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Home :: Archive :: 2003 :: July ::
Re: A Fifth Grader's View of Shakespeare
The Shakespeare Conference: SHK 14.1435  Friday, 11 July 2003

[1]     From:   Michael LoMonico <
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        Date:   Thursday, 10 Jul 2003 11:00:44 -0400
        Subj:   RE: SHK 14.1427 Re: A Fifth Grader's View of Shakespeare

[2]     From:   Sam Small <
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        Date:   Thursday, 10 Jul 2003 16:11:27 +0100
        Subj:   Re: SHK 14.1427 Re: A Fifth Grader's View of Shakespeare

[3]     From:   Carol Morley <
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        Date:   Friday, 11 Jul 2003 10:22:31 +0000
        Subj:   Re: SHK 14.1427 Re: A Fifth Grader's View of Shakespeare


[1]-----------------------------------------------------------------
From:           Michael LoMonico <
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Date:           Thursday, 10 Jul 2003 11:00:44 -0400
Subject: 14.1427 Re: A Fifth Grader's View of Shakespeare
Comment:        RE: SHK 14.1427 Re: A Fifth Grader's View of Shakespeare

Jeff Myers wrote:  Yes, that Lederer is offensive.  I can't find
anything funny about malapropisms and can only think that Shakespeare
was being deeply ironic when he created the otherwise unavoidably
offensive Dogberry and Elbow. Clearly these characters need our sympathy
and perhaps remediation (if, indeed, even these responses aren't too
linguistically imperial); they do not need to be made fun of.  I'm glad
you brought this injustice to our attention.

There's a slight difference between laughing at a pompous character who
uses malapropisms while trying to sound intelligent and laughing at a
10-year old child who simply makes a mistake.

Michael LoMonico, Editor
Shakespeare Magazine

[2]-------------------------------------------------------------
From:           Sam Small <
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Date:           Thursday, 10 Jul 2003 16:11:27 +0100
Subject: 14.1427 Re: A Fifth Grader's View of Shakespeare
Comment:        Re: SHK 14.1427 Re: A Fifth Grader's View of Shakespeare

Is this a new spat of political correctness from Jeffrey Myers and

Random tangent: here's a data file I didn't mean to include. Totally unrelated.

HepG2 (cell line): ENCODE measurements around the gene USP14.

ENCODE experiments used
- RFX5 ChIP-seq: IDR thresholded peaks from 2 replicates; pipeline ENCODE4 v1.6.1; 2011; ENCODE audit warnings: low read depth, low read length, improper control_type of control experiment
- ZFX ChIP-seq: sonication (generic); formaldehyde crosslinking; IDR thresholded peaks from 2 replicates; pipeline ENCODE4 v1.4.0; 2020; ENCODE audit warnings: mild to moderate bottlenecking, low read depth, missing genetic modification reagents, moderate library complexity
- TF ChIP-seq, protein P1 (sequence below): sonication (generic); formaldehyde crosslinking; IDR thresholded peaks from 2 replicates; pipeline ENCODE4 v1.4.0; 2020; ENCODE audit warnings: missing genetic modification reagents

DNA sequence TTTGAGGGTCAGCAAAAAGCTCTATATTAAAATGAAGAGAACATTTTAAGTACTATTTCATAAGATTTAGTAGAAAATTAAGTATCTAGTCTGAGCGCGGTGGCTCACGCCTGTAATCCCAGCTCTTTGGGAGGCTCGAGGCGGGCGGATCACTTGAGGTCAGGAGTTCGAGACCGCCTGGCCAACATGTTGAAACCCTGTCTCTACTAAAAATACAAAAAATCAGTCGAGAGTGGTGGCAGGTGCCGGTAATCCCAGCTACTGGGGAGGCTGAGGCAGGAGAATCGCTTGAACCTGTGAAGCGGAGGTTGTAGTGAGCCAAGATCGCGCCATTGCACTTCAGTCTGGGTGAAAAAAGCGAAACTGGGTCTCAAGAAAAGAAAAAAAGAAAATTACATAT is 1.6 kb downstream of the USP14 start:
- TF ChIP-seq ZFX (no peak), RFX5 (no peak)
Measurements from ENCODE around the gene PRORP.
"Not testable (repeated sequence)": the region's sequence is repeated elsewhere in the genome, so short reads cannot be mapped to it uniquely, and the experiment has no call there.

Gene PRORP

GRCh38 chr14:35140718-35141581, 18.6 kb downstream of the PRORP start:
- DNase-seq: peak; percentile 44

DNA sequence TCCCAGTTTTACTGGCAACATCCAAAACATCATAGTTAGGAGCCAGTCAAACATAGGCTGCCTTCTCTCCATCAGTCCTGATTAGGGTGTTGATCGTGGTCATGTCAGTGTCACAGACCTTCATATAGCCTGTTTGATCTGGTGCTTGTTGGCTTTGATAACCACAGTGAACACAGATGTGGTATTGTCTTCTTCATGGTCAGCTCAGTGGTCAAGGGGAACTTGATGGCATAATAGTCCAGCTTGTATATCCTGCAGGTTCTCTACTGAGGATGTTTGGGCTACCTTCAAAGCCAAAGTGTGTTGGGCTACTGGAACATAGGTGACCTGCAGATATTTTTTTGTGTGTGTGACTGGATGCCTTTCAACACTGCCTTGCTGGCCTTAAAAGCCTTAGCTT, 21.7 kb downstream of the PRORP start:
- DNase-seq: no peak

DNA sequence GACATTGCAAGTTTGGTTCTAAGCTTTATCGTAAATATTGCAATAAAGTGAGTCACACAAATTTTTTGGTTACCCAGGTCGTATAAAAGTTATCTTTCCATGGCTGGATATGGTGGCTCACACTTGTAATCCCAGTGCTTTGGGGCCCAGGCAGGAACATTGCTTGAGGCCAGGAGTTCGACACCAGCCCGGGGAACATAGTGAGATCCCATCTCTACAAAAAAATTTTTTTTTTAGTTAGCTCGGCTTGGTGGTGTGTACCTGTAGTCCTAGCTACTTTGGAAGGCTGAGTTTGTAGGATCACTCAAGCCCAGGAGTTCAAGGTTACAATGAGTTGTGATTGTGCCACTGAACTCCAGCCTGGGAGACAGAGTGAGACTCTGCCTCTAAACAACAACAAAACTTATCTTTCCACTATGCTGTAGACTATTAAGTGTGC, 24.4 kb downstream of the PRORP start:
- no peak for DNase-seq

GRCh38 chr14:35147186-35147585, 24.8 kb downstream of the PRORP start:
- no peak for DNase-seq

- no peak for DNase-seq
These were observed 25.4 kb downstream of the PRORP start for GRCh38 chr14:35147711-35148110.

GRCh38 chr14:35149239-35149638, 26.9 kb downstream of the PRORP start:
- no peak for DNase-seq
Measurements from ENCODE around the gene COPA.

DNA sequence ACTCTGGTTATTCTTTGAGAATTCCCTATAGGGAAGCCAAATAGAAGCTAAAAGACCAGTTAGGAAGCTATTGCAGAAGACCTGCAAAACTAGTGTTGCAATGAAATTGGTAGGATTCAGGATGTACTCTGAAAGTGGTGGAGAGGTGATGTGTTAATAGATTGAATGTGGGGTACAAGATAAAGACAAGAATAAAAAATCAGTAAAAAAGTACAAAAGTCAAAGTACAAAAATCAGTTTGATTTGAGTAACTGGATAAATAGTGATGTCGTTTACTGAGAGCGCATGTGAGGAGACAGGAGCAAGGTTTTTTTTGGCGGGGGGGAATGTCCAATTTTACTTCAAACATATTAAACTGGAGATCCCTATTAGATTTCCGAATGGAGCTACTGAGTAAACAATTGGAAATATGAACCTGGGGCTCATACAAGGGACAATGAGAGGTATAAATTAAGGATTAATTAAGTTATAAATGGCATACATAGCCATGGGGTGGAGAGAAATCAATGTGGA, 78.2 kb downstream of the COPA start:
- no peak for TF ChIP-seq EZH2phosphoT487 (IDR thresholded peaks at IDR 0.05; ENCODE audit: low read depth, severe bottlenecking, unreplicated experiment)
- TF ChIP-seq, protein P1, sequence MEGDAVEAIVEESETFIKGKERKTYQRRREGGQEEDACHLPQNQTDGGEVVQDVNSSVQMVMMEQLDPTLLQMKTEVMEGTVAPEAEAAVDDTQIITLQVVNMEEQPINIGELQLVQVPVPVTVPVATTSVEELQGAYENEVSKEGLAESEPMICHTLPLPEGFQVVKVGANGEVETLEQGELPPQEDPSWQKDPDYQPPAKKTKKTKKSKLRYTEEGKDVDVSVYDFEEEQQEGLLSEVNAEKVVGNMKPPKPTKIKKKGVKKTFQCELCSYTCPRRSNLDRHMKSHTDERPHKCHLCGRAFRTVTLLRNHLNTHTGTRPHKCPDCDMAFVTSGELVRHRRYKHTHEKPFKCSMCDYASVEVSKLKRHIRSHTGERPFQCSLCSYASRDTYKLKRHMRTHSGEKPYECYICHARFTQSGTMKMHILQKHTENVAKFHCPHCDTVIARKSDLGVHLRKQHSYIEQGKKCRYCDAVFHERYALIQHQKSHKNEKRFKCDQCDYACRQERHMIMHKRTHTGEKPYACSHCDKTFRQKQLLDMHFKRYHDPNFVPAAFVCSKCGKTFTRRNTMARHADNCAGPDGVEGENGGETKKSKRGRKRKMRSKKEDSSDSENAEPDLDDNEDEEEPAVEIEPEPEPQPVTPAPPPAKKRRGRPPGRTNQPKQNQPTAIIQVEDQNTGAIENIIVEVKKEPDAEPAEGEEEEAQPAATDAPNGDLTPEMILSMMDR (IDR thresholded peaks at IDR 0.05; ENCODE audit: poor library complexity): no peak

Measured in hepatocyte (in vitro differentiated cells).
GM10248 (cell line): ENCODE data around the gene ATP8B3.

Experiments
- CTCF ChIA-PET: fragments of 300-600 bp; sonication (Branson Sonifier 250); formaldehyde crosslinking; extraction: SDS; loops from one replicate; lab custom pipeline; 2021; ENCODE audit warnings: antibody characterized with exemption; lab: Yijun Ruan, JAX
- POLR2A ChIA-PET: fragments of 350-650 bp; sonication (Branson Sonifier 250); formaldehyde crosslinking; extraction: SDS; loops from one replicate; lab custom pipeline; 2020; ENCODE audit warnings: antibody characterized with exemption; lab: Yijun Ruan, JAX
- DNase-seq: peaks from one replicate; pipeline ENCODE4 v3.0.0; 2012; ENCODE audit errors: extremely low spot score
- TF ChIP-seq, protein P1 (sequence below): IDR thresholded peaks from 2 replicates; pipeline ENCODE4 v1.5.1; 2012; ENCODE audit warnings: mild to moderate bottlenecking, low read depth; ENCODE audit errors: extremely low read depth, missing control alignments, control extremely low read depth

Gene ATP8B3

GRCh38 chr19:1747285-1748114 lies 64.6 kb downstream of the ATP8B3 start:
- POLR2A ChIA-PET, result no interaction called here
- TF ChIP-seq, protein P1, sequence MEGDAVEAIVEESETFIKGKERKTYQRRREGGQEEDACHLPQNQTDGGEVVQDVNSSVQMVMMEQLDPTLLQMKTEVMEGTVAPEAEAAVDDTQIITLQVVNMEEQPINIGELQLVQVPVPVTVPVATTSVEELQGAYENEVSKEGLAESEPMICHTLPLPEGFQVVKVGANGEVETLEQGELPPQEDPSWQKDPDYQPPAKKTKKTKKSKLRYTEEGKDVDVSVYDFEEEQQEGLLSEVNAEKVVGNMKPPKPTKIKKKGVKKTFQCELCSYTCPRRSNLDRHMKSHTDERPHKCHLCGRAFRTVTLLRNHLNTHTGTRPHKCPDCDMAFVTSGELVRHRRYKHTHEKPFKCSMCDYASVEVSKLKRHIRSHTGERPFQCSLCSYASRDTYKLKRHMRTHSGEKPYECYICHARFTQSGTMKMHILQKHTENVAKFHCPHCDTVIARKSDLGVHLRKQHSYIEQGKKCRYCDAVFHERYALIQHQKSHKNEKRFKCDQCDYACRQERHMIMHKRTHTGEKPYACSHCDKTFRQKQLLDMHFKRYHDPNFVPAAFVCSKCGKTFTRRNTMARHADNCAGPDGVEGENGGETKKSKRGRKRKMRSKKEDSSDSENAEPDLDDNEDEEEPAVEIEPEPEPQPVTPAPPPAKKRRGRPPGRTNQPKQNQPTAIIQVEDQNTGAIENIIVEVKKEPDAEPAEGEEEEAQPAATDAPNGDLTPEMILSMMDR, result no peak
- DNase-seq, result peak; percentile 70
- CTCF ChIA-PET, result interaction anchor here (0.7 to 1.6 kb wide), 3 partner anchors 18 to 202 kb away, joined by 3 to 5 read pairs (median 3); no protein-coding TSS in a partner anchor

Michael LoMonico in the name of dear Shakespeare?  I haven't read
Lederer's book and probably won't - but cannot brook the idea of it
being censored by the carping insistence of it being "offensive".  What
on earth does "offensive" mean, may I ask?  It is not an insult, because
the above posters would have said so.  It actually means that it is an
opinion or taste which they do not subscribe to.  It is a social and
academic tyranny which should have been cast aside centuries ago.  Myers
even admits to being "offended" by Shakespearean characters.  We might
as well include Richard III, Aaron, Edmund Autolycus and Iago - all very
"offensive" persons.  Perhaps the anti-Semitism in MofV, or the racism
in Othello or the toilet humour littered throughout the plays would be
similarly shunned by Messers Myers and LoMonico.  But perhaps the real
reason is that those two gentleman prefer "offensiveness" if it's in
high poetry - but not in low prose.

SAM SMALL

[3]-------------------------------------------------------------
From:           Carol Morley <
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Date:           Friday, 11 Jul 2003 10:22:31 +0000
Subject: 14.1427 Re: A Fifth Grader's View of Shakespeare
Comment:        Re: SHK 14.1427 Re: A Fifth Grader's View of Shakespeare

Or in UK terms, a Sixth-former's view:

We note not just the appalling taste of Shakespeare's Dogberryisms as
discussed, but the further deplorable attempts at humour instituted by
Sellars and Yateman in '1066 and All That'. Their puerile attempts at
wit have, together with Shakespeare, had me on the floor howling with
mirth these 25 years and being told it's un-pc to get their jokes
somehow isn't going to stop me now. I forwarded the correspondence so
far to my cousin, deep in GCSE marking right now. Her favourite new
coining to appear in this year's batch of scripts so far is a passing
reference to 'David Lynch's "Hobson's Choice"'. OK it's a slow-burning
provocation to whimper, rather than a knee-jerk snigger, but as she
said, once uttered, cannot easily be dismissed without running its
bizarre course, however reluctantly, through the hindbrain.

[PS thanks to all colleagues who'd contacted me direct with Michael
Wood-friendly comments]

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